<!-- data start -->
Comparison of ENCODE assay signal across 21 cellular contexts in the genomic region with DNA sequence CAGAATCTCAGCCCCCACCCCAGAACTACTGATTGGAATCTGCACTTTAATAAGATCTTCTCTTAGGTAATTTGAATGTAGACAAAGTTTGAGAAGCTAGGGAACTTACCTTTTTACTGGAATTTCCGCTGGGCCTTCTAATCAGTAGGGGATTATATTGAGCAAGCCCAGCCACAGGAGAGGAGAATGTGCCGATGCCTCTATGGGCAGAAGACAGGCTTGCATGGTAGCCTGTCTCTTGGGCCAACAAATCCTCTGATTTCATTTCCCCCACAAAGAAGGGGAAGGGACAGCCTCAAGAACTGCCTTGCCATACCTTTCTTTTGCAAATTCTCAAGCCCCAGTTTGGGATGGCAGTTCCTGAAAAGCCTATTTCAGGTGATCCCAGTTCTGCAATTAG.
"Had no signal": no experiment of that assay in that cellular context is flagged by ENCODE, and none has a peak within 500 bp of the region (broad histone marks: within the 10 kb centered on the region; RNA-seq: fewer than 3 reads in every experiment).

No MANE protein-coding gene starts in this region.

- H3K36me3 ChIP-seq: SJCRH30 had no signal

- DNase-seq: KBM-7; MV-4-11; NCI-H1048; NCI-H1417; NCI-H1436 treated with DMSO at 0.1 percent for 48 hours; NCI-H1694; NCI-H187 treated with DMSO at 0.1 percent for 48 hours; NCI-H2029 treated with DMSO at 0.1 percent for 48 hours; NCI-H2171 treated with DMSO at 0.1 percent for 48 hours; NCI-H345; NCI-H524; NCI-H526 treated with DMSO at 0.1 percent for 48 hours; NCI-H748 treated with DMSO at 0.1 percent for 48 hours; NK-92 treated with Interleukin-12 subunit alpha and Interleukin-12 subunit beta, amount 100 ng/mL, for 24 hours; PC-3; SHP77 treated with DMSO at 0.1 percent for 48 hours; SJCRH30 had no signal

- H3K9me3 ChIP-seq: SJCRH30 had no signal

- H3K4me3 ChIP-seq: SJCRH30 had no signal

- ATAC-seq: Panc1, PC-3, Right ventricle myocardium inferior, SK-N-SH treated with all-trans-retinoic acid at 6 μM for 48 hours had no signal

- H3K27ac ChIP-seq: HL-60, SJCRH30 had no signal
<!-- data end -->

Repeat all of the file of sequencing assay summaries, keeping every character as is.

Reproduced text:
Comparison of ENCODE assay signal across 21 cellular contexts in the genomic region with DNA sequence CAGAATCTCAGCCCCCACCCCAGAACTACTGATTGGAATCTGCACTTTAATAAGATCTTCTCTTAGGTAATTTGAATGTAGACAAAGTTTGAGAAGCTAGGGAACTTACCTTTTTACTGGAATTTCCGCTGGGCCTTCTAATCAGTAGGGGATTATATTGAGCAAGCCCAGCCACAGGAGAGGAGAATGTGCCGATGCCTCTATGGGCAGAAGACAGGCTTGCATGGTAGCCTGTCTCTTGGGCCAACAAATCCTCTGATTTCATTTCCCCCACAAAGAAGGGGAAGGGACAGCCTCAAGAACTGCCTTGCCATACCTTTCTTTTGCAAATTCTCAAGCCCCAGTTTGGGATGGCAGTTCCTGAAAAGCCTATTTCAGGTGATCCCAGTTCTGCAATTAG.
"Had no signal": no experiment of that assay in that cellular context is flagged by ENCODE, and none has a peak within 500 bp of the region (broad histone marks: within the 10 kb centered on the region; RNA-seq: fewer than 3 reads in every experiment).

No MANE protein-coding gene starts in this region.

- H3K36me3 ChIP-seq: SJCRH30 had no signal

- DNase-seq: KBM-7; MV-4-11; NCI-H1048; NCI-H1417; NCI-H1436 treated with DMSO at 0.1 percent for 48 hours; NCI-H1694; NCI-H187 treated with DMSO at 0.1 percent for 48 hours; NCI-H2029 treated with DMSO at 0.1 percent for 48 hours; NCI-H2171 treated with DMSO at 0.1 percent for 48 hours; NCI-H345; NCI-H524; NCI-H526 treated with DMSO at 0.1 percent for 48 hours; NCI-H748 treated with DMSO at 0.1 percent for 48 hours; NK-92 treated with Interleukin-12 subunit alpha and Interleukin-12 subunit beta, amount 100 ng/mL, for 24 hours; PC-3; SHP77 treated with DMSO at 0.1 percent for 48 hours; SJCRH30 had no signal

- H3K9me3 ChIP-seq: SJCRH30 had no signal

- H3K4me3 ChIP-seq: SJCRH30 had no signal

- ATAC-seq: Panc1, PC-3, Right ventricle myocardium inferior, SK-N-SH treated with all-trans-retinoic acid at 6 μM for 48 hours had no signal

- H3K27ac ChIP-seq: HL-60, SJCRH30 had no signal